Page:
With more employees working from home and juggling their kids in virtual school, you might be considering offering flexible hours to accommodate everyone’s unique needs. Take a look at these pros and cons before you make a final decision.
Pro: Employee control
You control a lot of parts of your employees’ careers, from workload to deadlines. If you give your staff more control over when they complete their tasks, it goes a long way to making them feel more empowered. HR and management consultant Susan M. Heathfield writes for The Balance that this control can fuel your more entrepreneurial team members, as it picks up one of the best perks of working for yourself. She also says that giving employees more options helps to prevent burnout. If they hit a wall, they possibly could take a short break instead of plowing through and producing inferior work.
Con: Communication misses
When all of your employees are in the same place at the same time, it’s easy to know how to reach them. You might be able to head over to someone’s work station, or send them an email for a quick response. However, when flexible work hours come into play, it can make collaboration or fast answers more difficult to achieve. Some associates might want to talk to coworkers when they’re not yet in the office, and might be annoyed by emails that arrive when they’re not on the clock. Lanie Petersen of the Houston Chronicle notes that this time barrier between your staff can frustrate them and impact performance, which could lead to stalled projects.
Besides irritating fellow employees, flexible workhours can cause conflict for customer-facing staff. Your clients might not be too happy that their main point of contact has different hours every day that they have to remember for quick results. Heathfield points out that these types of roles might not be the best for flexible hours, along with other hands-on positions like those in nursing or manufacturing.
Pro: Benefits working parents
If your office employs parents, offering a flexible work schedule could go a long way towards their job satisfaction. Heathfield warns that if parents work at home they should still use childcare to make sure they can focus on the task at hand. However, flexible work hours could be used so that one parent starts early while the other gets the kids ready for the day. Later, the early parent would get out of work around the time that the school bus drops the kids off. With families that have kids in school full-time, this could effectively eliminate childcare costs, Heathfield notes.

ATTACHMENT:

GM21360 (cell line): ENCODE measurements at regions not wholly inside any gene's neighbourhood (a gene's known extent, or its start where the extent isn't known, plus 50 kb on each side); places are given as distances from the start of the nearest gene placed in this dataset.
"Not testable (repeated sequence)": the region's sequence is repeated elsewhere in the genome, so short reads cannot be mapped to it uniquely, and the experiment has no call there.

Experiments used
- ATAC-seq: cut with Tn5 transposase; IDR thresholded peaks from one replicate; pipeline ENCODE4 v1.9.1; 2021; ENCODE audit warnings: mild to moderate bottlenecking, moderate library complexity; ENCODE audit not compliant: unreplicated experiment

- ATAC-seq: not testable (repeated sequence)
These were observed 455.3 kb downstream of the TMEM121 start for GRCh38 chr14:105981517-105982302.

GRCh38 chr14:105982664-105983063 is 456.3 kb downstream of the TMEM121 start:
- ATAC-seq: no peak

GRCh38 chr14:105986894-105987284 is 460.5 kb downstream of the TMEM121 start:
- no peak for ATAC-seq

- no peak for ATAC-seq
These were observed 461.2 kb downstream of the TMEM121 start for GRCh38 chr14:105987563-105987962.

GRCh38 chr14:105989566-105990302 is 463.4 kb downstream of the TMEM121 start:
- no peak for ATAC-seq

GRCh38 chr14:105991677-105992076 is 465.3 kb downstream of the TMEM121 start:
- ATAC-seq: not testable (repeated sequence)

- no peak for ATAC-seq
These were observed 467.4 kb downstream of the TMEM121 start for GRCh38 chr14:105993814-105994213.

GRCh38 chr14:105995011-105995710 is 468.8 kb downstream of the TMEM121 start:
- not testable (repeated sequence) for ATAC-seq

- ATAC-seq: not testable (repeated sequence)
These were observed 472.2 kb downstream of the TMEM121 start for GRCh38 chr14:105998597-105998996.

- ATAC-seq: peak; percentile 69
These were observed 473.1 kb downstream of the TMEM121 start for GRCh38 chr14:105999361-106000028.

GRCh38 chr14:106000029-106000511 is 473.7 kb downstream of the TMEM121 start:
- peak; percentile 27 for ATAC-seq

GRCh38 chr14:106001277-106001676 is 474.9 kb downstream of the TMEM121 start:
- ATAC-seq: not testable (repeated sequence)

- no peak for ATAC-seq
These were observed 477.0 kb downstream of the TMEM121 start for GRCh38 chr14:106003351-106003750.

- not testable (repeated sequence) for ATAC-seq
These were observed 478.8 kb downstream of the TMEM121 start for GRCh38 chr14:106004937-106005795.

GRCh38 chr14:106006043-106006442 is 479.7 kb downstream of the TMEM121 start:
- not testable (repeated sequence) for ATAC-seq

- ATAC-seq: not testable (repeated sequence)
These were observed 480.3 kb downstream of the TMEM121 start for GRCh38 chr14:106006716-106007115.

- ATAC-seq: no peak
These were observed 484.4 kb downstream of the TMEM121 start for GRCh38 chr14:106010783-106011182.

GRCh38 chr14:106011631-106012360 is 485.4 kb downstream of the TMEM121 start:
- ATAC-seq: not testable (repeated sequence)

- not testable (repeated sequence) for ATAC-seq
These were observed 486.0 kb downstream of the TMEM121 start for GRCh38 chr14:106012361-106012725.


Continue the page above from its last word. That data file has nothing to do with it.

Con: Measuring accountability
When your staff doesn’t work in the office at the same time as you (or in the building at all), it can be harder to keep track of what they’re doing. This is especially true when they’re at home, as Heathfield reports that it’s not too hard to keep your work email account nearby why you catch up on chores or television. While sometimes you can catch unproductive employees in the act when you share a workplace, it can be harder to pinpoint problems until deadlines are already missed or customers are upset. Before you give your staff a flexible work hour privilege, consider what you’ll do to chart their progress and keep them accountable.
Offering flexible work hours is a big step that requires a lot of trust. Make sure you think it through before you roll out a program.